Wednesday, April 1, 2009


“Watch a tour player go through his pre-shot routine, and you'll almost never see him walk in from the side and make a practice swing right next to the ball. He faces the target from behind the ball, to visualize his shot, and makes a couple of gentle practice swings with his eyes on the target before stepping in.”

Hank Haney, Tiger Wood's coach

Here is an excerpt from "The 20th Hole Golf Book Series"

You should use a pre-shot routine before every shot you hit on the course. The idea behind using a pre-shot routine is to become focused before the shot and become more consistent over time. Using the same routine can help you get the proper mind set and become comfortable before each shot.

The next time you are watching the touring professionals on television, take a close look at the routines they go through each time. The routine will not guarantee that you will hit a great shot, but it can help you become more consistent. It will take time to develop a comfortable pre-shot routine and it is best to do whatever comes natural.

I would recommend trying to make it fairly quick and efficient. You don’t want to have it too drawn out and allow yourself to think about too much. For instance, for a tee shot, the main idea should be to visualize the shot, pick a target in your mind, take one or two rehearsals swings, set up to the ball, look at your target again, take a waggle or two if necessary, have one or two key “swing thoughts” in mind, and then take your swing.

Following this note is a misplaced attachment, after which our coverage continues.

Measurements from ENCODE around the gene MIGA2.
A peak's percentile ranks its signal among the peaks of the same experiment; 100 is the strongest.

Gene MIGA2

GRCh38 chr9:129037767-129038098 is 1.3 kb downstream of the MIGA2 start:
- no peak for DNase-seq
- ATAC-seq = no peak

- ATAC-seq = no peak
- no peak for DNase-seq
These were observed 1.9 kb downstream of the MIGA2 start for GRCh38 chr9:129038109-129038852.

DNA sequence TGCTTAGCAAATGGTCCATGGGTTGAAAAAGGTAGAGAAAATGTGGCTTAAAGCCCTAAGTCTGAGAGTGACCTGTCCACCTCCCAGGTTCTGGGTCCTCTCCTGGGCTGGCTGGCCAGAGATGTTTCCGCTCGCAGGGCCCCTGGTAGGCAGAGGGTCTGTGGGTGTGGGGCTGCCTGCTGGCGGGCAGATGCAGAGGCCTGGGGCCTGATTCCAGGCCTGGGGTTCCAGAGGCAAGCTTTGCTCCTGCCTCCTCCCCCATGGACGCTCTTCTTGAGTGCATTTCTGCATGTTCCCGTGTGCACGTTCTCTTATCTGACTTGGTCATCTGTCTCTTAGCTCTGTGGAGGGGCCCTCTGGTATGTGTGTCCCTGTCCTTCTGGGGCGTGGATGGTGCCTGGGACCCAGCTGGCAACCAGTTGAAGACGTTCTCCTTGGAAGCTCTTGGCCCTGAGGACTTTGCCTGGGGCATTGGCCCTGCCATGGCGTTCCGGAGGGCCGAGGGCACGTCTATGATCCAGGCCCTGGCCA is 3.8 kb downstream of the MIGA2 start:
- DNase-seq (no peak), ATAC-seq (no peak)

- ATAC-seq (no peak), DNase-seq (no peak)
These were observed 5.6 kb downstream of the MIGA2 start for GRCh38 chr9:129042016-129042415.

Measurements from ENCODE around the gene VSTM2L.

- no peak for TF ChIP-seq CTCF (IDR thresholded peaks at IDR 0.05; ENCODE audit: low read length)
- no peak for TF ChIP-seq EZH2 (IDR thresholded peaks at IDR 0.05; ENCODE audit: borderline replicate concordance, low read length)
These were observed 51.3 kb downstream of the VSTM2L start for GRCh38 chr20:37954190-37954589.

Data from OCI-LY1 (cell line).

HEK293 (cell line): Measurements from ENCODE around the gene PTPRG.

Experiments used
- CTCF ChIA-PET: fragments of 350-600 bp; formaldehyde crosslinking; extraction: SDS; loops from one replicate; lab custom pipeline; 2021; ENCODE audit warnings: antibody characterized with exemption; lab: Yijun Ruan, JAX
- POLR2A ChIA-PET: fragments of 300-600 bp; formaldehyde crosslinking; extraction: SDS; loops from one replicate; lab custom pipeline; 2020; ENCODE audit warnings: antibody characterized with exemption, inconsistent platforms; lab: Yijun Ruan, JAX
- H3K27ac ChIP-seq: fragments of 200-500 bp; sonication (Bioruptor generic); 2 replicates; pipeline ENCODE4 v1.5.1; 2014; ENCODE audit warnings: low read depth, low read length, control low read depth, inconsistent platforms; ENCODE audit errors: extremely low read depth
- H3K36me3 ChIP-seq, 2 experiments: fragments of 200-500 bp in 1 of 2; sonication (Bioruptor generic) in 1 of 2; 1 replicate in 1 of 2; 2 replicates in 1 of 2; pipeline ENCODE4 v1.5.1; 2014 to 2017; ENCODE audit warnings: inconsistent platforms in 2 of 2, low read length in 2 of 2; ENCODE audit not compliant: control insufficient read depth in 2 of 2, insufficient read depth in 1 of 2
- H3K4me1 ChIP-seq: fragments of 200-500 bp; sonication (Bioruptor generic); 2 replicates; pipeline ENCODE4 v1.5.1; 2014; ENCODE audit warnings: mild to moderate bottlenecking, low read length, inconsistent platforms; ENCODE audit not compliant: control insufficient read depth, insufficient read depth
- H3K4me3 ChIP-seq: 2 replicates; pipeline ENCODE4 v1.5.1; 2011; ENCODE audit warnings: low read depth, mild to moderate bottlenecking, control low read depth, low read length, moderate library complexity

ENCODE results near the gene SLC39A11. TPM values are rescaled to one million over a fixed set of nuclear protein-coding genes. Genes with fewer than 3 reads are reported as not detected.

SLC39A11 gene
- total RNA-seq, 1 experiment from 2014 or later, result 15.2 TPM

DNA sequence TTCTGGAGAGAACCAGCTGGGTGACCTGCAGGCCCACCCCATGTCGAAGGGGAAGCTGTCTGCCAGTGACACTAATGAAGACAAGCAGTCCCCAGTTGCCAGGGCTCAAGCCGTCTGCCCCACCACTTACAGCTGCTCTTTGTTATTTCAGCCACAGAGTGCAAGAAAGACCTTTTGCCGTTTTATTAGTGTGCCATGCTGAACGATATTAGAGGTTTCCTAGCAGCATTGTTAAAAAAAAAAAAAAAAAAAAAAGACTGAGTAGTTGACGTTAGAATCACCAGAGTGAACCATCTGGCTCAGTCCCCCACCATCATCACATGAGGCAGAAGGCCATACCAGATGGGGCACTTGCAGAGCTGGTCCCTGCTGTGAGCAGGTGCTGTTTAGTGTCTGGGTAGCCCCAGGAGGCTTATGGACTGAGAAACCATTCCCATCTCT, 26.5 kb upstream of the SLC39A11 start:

For chipping or pitching, you can use a pre-shot routine as well. For these shots, you should first analyze the lie you have and try and predict how the ball will react. You should also view the slopes and undulations of the green and pick a spot you would like to land the ball. Visualize how you would like the shot to look, pick your landing target, take a few rehearsal swings to get a feel for the grass, take another look at your target, have one or two key “swing thoughts” in your mind, and then hit the chip or pitch.

For putting, you will have a pre-putt routine and it’s the exact same concept. First, you should mark your ball and clean any mud or dirt off of it. Typically, you will view the slope of the green from behind the ball and you can also view the putt from the opposite side or from each side. The first goal is to pick an imaginary line in your mind that you think the ball will roll on. In order to stroke the putt on this line, you need to get the speed correct.

Once you replace your ball and pick up your mark, take a few practice strokes to get a feel for the speed you need to hit the putt. Have the imaginary line in your head and then stroke the real putt the same way as your practice strokes. The two most important considerations with putting are always line and speed.

In summary, having a quality pre-shot and pre-putt routine you are comfortable with can greatly benefit your game over the long run. It will help you to become more consistent, stay focused, and help in pressure situations. Develop your routine over time, and find the best one that works for you for each situation you face on the course.